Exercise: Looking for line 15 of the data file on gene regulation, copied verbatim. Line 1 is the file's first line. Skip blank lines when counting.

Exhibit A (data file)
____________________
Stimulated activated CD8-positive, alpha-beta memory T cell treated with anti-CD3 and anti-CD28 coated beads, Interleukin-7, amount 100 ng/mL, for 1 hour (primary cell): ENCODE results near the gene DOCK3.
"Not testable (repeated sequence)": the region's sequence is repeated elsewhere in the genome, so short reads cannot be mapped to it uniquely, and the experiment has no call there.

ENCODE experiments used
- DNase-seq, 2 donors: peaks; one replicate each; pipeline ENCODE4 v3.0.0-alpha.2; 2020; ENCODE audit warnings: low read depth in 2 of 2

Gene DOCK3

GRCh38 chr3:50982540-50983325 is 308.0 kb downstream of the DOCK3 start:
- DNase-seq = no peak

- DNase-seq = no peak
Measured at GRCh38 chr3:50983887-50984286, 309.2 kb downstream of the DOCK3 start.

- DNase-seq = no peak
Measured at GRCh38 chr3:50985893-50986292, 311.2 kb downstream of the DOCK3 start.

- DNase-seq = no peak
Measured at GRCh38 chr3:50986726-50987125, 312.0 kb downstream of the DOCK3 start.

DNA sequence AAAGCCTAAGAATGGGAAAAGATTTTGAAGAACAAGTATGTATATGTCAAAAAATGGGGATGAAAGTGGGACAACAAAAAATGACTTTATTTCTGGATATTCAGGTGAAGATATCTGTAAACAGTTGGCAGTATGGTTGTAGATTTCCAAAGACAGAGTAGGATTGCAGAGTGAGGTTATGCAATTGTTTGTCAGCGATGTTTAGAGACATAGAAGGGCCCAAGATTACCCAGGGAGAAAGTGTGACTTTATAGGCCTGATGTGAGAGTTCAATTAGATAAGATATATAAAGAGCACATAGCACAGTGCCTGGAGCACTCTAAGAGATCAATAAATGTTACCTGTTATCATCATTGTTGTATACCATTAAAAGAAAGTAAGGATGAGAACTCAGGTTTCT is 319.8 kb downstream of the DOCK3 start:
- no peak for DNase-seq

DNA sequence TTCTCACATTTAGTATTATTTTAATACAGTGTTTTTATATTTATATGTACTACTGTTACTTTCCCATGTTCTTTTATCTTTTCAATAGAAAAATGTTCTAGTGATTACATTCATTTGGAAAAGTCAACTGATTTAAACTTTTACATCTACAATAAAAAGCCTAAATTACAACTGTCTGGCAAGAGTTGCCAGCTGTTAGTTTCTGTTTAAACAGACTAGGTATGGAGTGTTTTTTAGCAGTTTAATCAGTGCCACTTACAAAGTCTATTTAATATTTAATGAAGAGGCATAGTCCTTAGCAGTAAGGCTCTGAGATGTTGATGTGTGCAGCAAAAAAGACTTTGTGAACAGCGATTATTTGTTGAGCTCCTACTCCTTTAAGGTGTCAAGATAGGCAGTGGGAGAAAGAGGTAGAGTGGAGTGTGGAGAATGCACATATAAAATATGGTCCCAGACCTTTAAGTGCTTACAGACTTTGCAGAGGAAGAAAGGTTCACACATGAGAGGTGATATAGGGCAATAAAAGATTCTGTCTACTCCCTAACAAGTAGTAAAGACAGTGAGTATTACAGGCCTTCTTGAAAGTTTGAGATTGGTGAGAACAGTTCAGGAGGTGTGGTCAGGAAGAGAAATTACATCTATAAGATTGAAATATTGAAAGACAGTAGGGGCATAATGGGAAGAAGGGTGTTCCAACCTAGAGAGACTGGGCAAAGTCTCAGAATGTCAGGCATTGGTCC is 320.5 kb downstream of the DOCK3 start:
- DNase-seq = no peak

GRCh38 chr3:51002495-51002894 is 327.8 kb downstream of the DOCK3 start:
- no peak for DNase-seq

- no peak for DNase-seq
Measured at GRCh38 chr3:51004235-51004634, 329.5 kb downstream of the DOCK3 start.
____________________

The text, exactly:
- no peak for DNase-seq